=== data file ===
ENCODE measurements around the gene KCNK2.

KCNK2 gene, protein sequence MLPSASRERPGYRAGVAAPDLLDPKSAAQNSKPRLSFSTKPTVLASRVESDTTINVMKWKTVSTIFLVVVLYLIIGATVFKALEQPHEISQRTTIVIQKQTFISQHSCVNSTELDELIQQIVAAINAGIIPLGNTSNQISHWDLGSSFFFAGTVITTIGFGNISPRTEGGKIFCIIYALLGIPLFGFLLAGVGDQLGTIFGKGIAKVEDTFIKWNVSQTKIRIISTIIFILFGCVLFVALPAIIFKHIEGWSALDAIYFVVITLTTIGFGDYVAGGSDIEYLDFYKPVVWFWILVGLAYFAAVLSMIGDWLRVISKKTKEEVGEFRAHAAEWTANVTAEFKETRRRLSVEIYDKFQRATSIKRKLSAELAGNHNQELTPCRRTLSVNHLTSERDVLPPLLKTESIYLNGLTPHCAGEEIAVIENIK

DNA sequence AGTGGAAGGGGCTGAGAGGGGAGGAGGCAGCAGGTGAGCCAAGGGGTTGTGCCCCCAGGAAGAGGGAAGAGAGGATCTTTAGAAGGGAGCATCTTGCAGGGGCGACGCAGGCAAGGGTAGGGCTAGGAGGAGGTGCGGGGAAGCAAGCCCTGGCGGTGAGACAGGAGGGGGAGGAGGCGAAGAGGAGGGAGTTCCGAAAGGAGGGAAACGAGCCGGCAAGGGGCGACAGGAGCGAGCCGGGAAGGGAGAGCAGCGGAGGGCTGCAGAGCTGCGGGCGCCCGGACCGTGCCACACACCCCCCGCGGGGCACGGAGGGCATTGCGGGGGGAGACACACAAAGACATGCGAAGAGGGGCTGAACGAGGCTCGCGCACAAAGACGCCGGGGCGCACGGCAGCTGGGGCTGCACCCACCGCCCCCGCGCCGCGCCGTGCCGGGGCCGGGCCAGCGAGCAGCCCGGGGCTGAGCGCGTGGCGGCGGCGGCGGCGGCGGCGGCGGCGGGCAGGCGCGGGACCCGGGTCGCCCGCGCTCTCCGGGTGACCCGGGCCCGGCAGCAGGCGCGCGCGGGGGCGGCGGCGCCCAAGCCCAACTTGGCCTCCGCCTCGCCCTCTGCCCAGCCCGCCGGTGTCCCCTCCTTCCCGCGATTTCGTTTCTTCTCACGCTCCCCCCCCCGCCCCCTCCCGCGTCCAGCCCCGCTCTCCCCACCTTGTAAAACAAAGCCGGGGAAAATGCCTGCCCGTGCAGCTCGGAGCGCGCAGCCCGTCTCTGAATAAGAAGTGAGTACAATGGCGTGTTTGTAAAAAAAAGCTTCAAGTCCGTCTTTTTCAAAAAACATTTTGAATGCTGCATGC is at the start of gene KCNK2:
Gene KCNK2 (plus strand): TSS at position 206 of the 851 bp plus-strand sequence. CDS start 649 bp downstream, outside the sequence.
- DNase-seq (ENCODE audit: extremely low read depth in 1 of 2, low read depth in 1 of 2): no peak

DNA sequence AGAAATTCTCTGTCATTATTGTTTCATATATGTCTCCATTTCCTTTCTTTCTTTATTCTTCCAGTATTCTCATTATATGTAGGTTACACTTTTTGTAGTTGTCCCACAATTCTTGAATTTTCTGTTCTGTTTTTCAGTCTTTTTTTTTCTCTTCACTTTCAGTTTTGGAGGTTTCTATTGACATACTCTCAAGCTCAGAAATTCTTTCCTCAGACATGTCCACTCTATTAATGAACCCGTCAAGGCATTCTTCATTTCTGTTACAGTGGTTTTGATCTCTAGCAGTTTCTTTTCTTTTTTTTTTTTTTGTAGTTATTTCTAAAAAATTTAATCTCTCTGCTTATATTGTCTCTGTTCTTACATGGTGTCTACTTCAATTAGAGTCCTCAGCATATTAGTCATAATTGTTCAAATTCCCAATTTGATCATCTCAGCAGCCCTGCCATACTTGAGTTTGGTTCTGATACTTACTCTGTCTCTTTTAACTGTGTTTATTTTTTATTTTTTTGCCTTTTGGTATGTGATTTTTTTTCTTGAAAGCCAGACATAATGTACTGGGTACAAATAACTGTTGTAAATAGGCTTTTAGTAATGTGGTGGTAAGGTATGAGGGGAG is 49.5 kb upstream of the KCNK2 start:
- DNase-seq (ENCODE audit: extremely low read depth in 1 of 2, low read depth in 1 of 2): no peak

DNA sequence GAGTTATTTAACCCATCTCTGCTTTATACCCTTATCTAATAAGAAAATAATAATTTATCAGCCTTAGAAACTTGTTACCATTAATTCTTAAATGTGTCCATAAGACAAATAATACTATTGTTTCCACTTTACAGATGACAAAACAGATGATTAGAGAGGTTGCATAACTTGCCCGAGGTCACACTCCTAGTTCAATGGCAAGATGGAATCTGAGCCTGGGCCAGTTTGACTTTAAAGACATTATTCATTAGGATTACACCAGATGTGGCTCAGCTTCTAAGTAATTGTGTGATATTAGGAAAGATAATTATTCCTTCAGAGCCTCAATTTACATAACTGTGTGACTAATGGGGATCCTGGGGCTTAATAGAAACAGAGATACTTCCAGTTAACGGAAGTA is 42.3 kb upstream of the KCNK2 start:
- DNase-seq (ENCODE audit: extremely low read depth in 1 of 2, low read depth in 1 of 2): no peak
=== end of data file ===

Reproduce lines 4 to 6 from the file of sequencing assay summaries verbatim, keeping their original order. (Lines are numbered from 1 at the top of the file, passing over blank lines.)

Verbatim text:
Gene KCNK2 (plus strand): TSS at position 206 of the 851 bp plus-strand sequence. CDS start 649 bp downstream, outside the sequence.
- DNase-seq (ENCODE audit: extremely low read depth in 1 of 2, low read depth in 1 of 2): no peak

DNA sequence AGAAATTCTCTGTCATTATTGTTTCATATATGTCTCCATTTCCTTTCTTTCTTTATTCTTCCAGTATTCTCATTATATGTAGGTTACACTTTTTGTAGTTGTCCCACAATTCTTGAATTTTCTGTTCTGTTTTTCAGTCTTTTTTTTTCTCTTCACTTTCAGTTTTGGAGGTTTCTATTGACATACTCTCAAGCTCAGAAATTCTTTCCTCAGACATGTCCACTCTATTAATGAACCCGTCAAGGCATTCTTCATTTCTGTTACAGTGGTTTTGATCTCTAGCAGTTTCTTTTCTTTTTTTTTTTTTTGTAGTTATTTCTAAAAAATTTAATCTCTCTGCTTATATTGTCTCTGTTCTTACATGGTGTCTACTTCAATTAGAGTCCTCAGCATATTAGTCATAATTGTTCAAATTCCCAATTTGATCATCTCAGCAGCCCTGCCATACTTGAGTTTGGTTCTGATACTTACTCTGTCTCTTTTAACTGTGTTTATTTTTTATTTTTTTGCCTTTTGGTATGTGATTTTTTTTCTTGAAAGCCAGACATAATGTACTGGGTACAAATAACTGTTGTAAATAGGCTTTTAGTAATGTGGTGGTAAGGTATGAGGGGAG is 49.5 kb upstream of the KCNK2 start: